THE # 99 TEAM HAS IMPROVED IMMENSELY OVER THE SUMMER. WHAT HAS MADE THE DIFFERENCE?" My crew chief Matt Chambers is in his second year of being a crew chief and he was used to working with Joe Ruttman. I drive differently than Joe did when he was in the truck. I take a different approach as far as springs and shocks go. So it took a while for us to get our own notebook together as far as what would work and what wouldn't. Now he knows what I want and when I say the truck is tight, Matt knows what to change to make it better. It's just us working together and getting onto the same page."
WHAT ARE THE TEAM'S GOALS FOR THE REST OF THE YEAR? "We're going to try really hard to finish in the top five. We're having a late season charge here but the points are a lot harder to get now than they were in the first part of the year. Everybody is farther apart now. But if we keep finishing in the top five and if some guys up front have some problems, we'll move up. Another goal is to try and win another race."
WHAT ARE YOUR PLANS FOR NEXT SEASON? "There are a lot of rumors floating around right now. I can't say a whole lot about what is going on but I don't know exactly what I'm doing next year, put it that way."
YOU'VE BEEN MENTIONED TO BE A CANDIDATE FOR A WINSTON CUP RIDE. ARE YOU INTERESTED IN THE #30 WINSTON CUP RIDE FOR NEXT YEAR? "Well Barry Dodson is a good friend of mine and he is the crew chief over there. He was the crew chief when I drove the # 2 truck. We do go to lunch together and stuff like that. He has talked to me about it but nothing real permanent is set in any way. I'm just trying to race the Exide Ford right now and trying to do the best that I can for myself and for them. Next year in 2000, I don't know what I'm doing exactly right now but Barry is a good friend and I've been talking to him and they've been talking to me. That's about where it's been."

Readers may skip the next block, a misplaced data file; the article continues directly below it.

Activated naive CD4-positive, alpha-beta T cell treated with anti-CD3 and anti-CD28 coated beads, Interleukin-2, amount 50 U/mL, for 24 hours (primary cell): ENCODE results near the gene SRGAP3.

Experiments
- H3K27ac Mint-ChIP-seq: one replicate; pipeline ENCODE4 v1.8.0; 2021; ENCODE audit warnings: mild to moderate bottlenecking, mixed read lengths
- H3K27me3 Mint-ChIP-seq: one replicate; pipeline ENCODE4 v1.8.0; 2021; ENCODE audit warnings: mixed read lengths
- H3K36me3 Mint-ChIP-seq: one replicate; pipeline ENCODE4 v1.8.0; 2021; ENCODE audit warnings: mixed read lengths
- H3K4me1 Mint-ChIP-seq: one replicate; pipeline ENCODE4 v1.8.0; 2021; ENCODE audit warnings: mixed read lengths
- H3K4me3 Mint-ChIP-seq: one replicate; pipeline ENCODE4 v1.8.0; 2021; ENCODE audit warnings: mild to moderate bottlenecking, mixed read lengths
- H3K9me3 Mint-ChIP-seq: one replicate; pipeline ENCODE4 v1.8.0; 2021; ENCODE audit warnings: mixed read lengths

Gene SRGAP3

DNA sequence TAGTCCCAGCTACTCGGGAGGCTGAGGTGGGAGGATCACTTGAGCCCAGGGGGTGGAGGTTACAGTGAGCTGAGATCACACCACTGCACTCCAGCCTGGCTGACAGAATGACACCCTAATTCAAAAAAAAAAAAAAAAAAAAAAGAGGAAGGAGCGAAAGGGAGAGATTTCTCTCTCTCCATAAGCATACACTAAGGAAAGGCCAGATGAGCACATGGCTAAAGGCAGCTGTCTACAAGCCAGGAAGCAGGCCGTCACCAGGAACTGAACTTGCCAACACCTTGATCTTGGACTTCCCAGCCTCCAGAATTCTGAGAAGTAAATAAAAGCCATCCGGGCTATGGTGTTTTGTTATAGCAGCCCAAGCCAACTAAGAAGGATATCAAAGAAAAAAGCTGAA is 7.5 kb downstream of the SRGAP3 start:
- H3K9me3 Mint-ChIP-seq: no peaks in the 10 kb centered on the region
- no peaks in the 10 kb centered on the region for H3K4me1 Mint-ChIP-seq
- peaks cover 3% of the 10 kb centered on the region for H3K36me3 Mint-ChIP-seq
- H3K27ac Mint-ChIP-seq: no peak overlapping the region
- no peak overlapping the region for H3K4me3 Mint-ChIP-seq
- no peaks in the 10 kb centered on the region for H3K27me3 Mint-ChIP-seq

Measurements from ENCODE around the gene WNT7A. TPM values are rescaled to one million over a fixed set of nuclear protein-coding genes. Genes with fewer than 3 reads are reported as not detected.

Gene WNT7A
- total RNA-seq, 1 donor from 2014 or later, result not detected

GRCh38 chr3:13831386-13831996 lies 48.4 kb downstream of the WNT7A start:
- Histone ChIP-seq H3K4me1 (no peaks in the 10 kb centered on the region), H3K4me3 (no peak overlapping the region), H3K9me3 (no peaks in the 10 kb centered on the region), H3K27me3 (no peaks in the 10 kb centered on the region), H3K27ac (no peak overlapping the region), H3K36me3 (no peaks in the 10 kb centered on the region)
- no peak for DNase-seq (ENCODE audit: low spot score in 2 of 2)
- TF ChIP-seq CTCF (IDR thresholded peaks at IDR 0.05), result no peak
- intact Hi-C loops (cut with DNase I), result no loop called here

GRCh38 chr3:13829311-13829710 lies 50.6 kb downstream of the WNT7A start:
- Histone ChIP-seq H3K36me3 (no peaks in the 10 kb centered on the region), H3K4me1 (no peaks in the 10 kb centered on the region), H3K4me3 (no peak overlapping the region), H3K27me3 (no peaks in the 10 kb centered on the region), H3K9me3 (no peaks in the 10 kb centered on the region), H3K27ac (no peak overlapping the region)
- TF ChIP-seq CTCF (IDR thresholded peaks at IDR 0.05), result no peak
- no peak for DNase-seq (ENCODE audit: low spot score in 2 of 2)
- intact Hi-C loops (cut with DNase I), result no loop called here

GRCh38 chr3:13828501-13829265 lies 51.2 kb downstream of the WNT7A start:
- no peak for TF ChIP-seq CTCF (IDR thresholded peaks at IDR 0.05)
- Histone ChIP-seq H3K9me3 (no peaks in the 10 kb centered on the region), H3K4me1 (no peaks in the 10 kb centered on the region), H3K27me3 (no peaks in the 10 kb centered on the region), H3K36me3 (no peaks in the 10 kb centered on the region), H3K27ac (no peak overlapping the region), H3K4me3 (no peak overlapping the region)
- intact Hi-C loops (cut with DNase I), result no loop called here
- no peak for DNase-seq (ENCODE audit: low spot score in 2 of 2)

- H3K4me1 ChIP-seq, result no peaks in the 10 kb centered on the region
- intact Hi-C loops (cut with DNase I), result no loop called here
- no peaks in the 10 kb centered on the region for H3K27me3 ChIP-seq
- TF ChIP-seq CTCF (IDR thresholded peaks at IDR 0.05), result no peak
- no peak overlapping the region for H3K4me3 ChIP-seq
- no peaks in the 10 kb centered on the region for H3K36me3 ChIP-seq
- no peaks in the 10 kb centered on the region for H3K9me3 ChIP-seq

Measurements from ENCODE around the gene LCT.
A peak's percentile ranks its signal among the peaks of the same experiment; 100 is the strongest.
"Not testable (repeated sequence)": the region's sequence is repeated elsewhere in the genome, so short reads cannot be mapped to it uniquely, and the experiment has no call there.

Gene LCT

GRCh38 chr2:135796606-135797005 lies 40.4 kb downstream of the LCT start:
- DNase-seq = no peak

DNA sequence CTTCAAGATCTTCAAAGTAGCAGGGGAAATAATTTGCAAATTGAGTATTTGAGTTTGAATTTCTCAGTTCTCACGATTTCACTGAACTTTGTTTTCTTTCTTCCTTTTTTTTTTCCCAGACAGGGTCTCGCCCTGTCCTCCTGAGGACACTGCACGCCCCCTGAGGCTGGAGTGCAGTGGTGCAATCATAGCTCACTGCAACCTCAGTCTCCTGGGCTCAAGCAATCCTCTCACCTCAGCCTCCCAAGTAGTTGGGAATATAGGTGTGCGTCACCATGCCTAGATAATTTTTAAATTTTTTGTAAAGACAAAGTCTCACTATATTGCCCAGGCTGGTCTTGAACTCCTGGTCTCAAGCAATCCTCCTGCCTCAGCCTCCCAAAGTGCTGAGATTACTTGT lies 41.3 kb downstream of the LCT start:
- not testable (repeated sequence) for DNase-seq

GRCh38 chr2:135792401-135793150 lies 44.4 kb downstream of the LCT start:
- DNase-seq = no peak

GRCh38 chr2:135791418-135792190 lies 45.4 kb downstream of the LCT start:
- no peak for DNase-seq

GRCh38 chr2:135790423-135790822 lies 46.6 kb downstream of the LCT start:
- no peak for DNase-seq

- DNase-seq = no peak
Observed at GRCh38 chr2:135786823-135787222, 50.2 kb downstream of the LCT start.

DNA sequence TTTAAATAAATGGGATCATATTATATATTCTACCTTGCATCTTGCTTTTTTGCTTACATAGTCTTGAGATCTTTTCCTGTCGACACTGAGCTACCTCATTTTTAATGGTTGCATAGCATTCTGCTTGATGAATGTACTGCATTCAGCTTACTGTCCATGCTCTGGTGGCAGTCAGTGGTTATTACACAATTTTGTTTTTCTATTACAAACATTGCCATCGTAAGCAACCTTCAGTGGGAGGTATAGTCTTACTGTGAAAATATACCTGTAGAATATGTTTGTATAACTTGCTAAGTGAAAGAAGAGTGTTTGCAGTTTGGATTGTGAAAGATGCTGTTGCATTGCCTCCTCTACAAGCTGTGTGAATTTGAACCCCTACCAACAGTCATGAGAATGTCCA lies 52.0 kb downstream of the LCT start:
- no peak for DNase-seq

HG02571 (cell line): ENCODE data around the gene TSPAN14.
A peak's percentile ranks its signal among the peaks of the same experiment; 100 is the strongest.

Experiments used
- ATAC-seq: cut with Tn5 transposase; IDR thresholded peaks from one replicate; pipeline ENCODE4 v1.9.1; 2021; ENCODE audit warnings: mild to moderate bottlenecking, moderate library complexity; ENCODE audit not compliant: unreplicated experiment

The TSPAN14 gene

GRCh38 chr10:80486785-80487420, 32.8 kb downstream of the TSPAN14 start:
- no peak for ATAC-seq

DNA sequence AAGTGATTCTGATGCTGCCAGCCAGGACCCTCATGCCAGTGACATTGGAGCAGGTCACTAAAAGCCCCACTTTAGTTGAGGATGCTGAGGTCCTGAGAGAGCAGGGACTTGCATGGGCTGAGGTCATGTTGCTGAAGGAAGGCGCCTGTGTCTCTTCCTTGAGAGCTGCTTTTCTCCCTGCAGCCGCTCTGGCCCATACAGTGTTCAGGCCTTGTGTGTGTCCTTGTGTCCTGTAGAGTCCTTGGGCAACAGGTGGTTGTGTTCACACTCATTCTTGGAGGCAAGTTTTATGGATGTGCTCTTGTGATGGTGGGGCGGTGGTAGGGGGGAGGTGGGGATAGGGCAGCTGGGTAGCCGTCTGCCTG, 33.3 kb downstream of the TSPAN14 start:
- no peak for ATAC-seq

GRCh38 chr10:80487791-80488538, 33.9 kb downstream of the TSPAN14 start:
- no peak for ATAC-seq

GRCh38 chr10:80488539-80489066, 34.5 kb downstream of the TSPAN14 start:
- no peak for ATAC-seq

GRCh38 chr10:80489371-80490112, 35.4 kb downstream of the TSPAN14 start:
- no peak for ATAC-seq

AFTER FIVE YEARS IN THE NCTS, DO YOU FEEL LIKE YOU'RE READY TO MAKE THE MOVE UP TO WINSTON CUP? "As far as being ready, I'm not going to say that I can jump right up there and do it. I think that it's going to be a struggle. One thing that you've got going with you is that you've got a lot of tests. You can go test at a lot of places that the trucks haven't been. Seat time is going to dictate that in your first year. I imagine that as a rookie, you're just going to have to race the tracks and get as many laps as you can. In your first year, you're going to be learning a whole lot. I think that if you can finish every race in your first year and try not to get into trouble, you're going to learn a lot. Even if you went and ran in the Busch series and then went to Cup, you've got some learning to do. The only things that are going to hurt me are the aero packages and the race tracks that we haven't been to."